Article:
The suffering of the Jews of Kosovska Mitrovica began practically in the first days of the German occupation, that is, during April and May of 1941. Deva, a prominent figure in the Kosovo-Mitrovica district, issued an order on May 20th, 1941, to confiscate Jewish property (Jewish Historical Museum, K-22, 1a-3/9, reg. no. 3728), while commissioners, members of the Albanian Kosovo Committee, were posted in Jewish businesses.
The synagogue was demolished, archival books and documents were destroyed. The Jews were forced to wear a yellow ribbon on their left arm, while the inscriptions „Jüdichafen Geschäft“ appeared on their shop windows. The situation that the Jewish community of Kosovska Mitrovica found itself deteriorated in August, when the German occupation forces, with the help of associates from the Albanian community, escorted men, 21 to 55 years of age, to the Kosovo-Mitrovica prison.
In February 1942, women with children were interned, and in March, Jews from Novi Pazar, Duga Poljana, Sjenica and Tutin arrived at the prison. According to Christopher Browning’s research, a group of approximately 500 Jews was taken to a German camp at the Sajmiste Fairgrounds in March 1942. By May 10th, the majority of the people in that group were killed in a gas chamber.
Following Italy’s capitulation in September 1943, the German occupation zone in Kosovo and Metohija expanded to other larger places where, in addition to Albanians, Serbs and Jews lived. Consequently, the influence of Xhafer Deva grew and expanded territorially. As we noted, although he did not command the Kosovo Regiment on the ground – formed in October 1943 primarily to fight anti-fascists and the national liberation movement in Albania – his role in the establishment and management is crucial.
Moreover, using his post as the Minister of the Interior in the government of Rexhep Mitrovica, with headquarters in Tirana, he had significant funds available at hand. It was this regiment, while on its way to Shkodra and Tirana, that committed numerous crimes against the Serb civilian population in Pec from December 3rd to December 8th, 1943.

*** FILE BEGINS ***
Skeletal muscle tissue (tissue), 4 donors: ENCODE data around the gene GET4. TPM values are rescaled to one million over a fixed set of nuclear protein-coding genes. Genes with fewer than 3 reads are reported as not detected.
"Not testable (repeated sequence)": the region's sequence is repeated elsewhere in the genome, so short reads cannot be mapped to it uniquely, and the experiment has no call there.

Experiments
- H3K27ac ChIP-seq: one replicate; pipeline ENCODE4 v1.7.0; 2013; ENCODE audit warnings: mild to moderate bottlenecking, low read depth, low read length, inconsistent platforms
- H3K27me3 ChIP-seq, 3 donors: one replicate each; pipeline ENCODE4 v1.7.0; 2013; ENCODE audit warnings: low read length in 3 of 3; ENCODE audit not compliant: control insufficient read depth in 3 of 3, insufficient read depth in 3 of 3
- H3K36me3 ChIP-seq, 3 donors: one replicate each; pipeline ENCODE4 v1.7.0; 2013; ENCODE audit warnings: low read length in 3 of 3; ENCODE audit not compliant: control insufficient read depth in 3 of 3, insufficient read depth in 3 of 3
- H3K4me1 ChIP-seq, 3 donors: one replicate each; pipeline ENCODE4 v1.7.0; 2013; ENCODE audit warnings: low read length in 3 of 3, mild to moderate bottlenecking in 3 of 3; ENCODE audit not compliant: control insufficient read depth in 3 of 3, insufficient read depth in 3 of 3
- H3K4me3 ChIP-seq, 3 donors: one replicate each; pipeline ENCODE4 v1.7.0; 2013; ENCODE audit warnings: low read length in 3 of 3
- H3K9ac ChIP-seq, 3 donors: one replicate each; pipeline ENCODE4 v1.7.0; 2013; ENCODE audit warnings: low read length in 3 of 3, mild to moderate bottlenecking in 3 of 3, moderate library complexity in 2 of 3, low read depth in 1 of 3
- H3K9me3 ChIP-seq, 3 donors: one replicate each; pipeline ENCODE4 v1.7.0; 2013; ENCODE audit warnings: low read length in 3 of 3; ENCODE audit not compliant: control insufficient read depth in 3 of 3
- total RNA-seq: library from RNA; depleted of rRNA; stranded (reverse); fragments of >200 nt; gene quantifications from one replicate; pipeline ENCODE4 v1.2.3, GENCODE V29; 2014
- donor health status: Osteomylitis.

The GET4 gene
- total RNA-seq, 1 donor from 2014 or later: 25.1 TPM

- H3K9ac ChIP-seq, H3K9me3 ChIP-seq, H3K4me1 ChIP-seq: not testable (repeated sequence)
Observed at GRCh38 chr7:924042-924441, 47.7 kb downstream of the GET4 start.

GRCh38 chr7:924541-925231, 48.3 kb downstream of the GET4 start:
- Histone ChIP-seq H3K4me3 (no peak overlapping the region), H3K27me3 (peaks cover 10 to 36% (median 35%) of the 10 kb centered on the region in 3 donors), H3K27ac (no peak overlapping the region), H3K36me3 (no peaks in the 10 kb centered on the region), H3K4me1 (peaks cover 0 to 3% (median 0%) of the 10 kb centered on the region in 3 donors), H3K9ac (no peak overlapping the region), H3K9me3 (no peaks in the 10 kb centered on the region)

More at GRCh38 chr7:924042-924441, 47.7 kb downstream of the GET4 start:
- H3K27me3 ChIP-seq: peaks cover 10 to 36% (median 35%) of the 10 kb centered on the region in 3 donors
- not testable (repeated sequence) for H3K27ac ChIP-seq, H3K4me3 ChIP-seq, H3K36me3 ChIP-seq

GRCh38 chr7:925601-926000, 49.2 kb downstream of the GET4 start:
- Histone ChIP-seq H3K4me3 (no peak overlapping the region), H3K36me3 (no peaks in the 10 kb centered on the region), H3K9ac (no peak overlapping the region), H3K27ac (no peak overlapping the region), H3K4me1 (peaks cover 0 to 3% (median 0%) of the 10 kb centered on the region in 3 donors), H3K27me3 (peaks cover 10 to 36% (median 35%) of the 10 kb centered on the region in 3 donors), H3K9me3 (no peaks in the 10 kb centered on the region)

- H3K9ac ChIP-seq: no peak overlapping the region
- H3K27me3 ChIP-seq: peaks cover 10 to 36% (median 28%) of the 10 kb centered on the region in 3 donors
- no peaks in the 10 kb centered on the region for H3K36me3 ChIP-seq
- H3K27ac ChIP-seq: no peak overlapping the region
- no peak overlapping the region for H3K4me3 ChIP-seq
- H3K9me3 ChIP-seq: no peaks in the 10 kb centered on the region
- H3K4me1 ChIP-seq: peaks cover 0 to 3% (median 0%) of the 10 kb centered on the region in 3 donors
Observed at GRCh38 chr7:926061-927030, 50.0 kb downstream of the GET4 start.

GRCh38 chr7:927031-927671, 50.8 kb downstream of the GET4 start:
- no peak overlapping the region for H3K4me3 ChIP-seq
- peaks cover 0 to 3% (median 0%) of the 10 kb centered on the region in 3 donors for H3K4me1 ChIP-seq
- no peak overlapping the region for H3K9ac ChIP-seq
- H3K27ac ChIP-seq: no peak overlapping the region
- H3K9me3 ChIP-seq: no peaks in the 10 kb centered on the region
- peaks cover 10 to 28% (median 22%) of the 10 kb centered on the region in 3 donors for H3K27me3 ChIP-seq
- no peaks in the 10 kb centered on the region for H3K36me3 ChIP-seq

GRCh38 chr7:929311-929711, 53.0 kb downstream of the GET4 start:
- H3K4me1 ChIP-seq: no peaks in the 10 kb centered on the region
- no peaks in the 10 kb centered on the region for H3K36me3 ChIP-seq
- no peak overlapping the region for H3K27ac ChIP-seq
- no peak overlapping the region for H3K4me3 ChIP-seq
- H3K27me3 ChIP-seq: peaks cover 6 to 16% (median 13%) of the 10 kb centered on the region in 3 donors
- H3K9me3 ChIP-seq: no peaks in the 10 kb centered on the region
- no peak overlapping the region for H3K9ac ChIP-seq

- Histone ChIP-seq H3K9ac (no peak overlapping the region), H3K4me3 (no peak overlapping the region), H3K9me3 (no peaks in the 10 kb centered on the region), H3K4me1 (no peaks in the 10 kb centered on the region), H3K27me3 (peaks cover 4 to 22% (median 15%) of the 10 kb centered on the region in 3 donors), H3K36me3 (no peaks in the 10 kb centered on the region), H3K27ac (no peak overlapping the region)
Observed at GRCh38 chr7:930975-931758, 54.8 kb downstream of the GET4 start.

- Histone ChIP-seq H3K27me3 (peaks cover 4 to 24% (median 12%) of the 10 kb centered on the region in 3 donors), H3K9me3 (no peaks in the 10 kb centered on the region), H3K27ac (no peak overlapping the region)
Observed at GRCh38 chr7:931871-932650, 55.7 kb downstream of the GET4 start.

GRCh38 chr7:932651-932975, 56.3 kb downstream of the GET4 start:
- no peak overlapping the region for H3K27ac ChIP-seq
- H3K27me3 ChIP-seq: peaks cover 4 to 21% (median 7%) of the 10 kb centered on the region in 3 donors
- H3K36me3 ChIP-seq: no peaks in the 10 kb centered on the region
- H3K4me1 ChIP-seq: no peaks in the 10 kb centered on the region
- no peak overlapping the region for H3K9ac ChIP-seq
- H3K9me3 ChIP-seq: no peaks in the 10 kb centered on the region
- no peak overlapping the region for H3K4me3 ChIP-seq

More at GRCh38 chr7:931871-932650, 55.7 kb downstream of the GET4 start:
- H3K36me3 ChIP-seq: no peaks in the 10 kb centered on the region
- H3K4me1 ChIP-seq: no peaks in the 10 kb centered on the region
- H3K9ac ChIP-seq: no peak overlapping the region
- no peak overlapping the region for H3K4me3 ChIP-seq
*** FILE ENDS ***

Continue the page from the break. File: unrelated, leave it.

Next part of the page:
After the arrest and killing of people from the list of suspects, on the night between December 3rd and December 4th, an attack on innocent civilians began. The city was blocked. Members of the Kosovo Regiment broke into Serb houses, taking men away who they would keep locked up, initially in the towers of Zejnel beg and Ševćet beg Mahmutbegović or in the tavern Sali Dake. At night, they were taken to the execution sites around the town, killed, while their bodies were left behind or thrown into Bistrica. In the last days of the „cleansing“ of Pec, the detainees were no longer imprisoned, instead, they were taken directly to the river and the surrounding execution sites.
Thus, a message was sent to the Serbian community. The victims were primarily respectable and rich people from the Pec area (merchants, tavern owners, former state officials, retired military personnel, craftsmen, farmers).
Due to these examples, without going into the role of Xhafer Deva in organizing the Second Prizren League, in preparing and committing crimes over the Serb and Jewish population in Kosovo and Metohija in 1944, as well as the ways Deva was allowed to avoid responsibility for crimes committed over Serbs, Albanians and Jews, we believe that the UNDP’s decision to support the establishment and housing of a regional cultural center in the house of the said person as inappropriate at the very least; especially if the donors – the United Nations Development Agency and the European Union – truly care about, as the name of the project states – the dialogue between the communities of Kosovska Mitrovica and their social cohesion.